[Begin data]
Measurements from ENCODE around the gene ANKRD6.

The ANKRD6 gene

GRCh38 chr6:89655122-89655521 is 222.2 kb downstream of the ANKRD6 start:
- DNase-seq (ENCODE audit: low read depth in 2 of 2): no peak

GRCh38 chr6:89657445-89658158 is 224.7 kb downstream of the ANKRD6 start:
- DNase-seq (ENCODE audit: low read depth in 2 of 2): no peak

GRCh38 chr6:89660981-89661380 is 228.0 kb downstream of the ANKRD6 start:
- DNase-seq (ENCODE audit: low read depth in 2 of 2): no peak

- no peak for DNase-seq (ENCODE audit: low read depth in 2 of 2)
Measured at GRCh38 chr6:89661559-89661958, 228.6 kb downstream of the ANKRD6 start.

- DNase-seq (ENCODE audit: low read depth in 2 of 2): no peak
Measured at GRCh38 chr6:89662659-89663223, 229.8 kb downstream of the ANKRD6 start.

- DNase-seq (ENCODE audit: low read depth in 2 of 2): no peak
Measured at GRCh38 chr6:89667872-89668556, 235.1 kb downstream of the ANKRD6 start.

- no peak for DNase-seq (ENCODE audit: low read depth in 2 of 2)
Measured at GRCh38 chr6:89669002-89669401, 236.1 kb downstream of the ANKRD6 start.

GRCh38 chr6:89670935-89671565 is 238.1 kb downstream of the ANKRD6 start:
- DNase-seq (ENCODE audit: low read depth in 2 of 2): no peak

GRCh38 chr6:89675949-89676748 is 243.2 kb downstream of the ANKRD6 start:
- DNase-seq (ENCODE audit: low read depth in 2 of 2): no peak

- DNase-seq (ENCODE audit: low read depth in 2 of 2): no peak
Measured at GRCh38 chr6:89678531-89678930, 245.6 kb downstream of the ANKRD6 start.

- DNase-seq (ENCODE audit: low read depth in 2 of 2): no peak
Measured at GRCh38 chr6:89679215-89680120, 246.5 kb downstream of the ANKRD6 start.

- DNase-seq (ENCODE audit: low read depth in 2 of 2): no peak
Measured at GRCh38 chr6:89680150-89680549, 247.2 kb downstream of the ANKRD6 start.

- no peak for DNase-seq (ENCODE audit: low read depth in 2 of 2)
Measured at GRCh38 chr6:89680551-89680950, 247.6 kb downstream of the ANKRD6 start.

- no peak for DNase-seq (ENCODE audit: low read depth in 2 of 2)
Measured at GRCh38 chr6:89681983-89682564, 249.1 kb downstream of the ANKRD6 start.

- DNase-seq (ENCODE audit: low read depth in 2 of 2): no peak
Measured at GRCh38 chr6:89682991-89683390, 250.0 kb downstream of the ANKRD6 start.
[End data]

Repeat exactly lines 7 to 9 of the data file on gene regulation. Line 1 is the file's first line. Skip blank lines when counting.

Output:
GRCh38 chr6:89660981-89661380 is 228.0 kb downstream of the ANKRD6 start:
- DNase-seq (ENCODE audit: low read depth in 2 of 2): no peak

- no peak for DNase-seq (ENCODE audit: low read depth in 2 of 2)